Massachusetts Daily Collegian

Memes give us a false sense of consensus

From Tide pods to elections

Mike Mozart/Flickr

Mike Mozart/Flickr

By Edridge D'Souza, Columnist

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It’s probably one of the most bizarre recent trends to storm the internet: People are sharing memes about eating Tide detergent pods, and it’s having real-world consequences. The joke, which started as a clearly self-aware trend comparing the colorful chemical pods to the biblical forbidden fruit, spread on social media to the point of ubiquity. Soon, the original irony and self-awareness was lost on some people, and the “Tide Pod Challenge” turned into a trend that teenagers followed in earnest.

The situation escalated to the point that Tide had to issue statements warning people against consuming the pods, which contain concentrated detergent. The American Association of Poison Control Centers even issued a statement against the phenomenon, stating that the number of cases in Jan. 2018 has more than doubled from the first two weeks to the third week.

How did it get to this point? Of course, it spread because of the internet, but it’s worth examining exactly why the internet has facilitated such a spreading. While cases of laundry detergent poisoning predate the spread of the memes, the ubiquity of Tide pod memes on social media likely contributed to a false sense of security and consensus, thereby influencing teenagers and young adults to believe that these pods might be safer than they really are. Already, a Utah State University student has been hospitalized in an incident that may be related to eating laundry detergent pods.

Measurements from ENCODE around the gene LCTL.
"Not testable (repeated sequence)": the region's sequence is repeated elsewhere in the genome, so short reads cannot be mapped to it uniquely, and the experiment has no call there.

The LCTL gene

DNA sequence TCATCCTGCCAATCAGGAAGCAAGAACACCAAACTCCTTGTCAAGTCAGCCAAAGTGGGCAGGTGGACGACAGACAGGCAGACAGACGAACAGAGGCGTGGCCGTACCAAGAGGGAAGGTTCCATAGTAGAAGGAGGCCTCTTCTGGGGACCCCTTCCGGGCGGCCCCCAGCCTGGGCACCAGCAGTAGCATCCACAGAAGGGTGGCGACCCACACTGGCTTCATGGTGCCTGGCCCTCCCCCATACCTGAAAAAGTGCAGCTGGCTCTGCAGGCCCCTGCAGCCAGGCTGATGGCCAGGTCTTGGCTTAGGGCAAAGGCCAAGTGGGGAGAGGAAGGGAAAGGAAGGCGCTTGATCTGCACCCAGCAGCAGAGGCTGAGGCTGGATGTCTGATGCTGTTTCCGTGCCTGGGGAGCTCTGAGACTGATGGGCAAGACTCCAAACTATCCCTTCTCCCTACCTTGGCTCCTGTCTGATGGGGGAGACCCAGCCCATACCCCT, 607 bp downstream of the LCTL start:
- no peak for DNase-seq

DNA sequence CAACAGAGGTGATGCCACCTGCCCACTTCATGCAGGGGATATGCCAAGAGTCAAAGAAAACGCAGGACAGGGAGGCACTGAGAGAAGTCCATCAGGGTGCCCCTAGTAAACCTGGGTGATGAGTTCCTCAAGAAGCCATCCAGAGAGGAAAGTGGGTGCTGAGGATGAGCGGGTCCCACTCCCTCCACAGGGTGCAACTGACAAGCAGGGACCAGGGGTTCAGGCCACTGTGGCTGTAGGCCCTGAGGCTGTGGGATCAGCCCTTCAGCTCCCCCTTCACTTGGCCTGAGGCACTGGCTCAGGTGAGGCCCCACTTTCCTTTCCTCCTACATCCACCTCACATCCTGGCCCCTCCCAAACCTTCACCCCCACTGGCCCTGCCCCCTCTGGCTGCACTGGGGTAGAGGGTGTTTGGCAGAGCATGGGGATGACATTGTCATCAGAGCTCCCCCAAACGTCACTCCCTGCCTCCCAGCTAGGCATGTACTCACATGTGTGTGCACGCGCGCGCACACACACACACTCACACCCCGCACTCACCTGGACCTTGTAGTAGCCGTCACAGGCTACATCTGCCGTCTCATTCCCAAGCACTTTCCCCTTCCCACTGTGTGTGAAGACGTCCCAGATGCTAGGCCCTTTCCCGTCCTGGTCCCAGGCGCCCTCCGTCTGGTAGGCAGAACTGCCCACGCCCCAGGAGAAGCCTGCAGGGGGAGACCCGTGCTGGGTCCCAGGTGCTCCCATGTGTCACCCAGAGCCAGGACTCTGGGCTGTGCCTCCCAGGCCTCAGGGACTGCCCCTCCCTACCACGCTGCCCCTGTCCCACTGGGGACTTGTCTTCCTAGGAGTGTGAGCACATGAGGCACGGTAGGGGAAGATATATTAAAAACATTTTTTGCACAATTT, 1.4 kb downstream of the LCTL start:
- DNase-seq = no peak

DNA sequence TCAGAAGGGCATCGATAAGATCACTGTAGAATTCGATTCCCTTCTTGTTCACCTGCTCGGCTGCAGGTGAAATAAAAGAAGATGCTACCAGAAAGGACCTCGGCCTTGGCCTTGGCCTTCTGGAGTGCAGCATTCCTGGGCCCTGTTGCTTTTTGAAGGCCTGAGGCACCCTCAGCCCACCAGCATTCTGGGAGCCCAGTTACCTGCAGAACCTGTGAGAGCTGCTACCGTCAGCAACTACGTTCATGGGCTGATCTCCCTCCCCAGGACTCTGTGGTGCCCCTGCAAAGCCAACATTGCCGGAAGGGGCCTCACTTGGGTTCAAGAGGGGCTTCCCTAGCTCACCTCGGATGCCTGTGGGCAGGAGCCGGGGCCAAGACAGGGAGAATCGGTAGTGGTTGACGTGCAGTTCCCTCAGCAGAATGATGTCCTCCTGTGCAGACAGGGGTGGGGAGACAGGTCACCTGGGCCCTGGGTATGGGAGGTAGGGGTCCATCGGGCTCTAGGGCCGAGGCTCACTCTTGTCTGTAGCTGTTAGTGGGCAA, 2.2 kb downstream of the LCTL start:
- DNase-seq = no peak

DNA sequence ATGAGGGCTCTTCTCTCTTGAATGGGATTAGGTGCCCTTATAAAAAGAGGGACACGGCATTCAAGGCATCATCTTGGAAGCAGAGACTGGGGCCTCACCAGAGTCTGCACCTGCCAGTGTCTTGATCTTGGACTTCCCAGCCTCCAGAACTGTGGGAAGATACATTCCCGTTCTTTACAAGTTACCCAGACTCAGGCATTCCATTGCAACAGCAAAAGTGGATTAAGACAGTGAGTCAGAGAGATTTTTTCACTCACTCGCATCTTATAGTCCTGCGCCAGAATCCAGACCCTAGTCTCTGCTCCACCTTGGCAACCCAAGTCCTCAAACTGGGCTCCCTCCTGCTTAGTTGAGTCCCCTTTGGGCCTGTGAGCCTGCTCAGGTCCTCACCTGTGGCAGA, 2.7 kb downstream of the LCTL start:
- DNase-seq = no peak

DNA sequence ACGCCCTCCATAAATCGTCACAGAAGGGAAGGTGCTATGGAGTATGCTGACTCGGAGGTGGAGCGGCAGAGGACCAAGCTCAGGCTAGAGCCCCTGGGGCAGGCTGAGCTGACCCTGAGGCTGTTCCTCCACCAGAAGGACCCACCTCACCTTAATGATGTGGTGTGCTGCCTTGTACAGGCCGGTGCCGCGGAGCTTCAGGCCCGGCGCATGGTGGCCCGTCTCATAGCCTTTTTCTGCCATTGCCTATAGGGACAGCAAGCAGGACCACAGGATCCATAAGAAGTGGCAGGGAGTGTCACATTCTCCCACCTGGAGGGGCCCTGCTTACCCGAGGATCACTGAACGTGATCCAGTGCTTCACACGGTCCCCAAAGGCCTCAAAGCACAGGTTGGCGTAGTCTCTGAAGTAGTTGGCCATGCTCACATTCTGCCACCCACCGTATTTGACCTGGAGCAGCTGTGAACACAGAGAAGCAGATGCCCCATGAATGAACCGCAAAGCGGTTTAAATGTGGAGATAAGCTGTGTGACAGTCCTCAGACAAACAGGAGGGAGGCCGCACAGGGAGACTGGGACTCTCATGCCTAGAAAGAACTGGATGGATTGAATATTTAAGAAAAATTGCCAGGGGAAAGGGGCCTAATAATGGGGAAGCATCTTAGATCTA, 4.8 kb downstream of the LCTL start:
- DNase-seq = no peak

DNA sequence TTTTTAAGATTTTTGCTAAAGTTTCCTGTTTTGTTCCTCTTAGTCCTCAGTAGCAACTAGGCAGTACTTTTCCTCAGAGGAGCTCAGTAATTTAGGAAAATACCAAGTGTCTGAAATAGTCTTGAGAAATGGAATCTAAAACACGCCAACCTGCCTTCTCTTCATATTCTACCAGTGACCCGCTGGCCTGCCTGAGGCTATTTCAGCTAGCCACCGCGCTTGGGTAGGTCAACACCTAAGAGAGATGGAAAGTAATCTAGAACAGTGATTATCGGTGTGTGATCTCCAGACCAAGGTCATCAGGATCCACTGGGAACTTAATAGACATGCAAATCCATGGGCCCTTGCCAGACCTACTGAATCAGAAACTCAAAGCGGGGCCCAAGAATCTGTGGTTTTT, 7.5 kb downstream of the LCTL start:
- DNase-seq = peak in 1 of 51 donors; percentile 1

There is a sense of reassurance in numbers, and when people feel like eating concentrated chemicals is just a thing that everyone else is doing, they may be more likely to do it themselves. After all, if everyone else seems to be doing it, it can’t be that bad, right?

As we’re finding out, just because others are doing something (or joking about doing something), it doesn’t actually make it safe to do. With any luck, public awareness of the dangers of eating laundry pods will increase, and these cases will fade back into obscurity.

However, we still need to care about this type of online influence. The scope of this extends far beyond Tide pods, and actually carries far-reaching implications for the future of independent democratic elections. As we’ve heard before, Russian interference in the 2016 United States presidential election consisted largely of using online “troll factories” to flood American social media with memes, disinformation and false consensus.

The effects of this disinformation have a profound effect on influencing public opinion. New evidence shows that Russian bots have been found spreading support for the Trump 2016 campaign, Brexit, Antifa and the campaigns of Bernie Sanders and Jill Stein, while also stoking anger over the Black Lives Matter movement.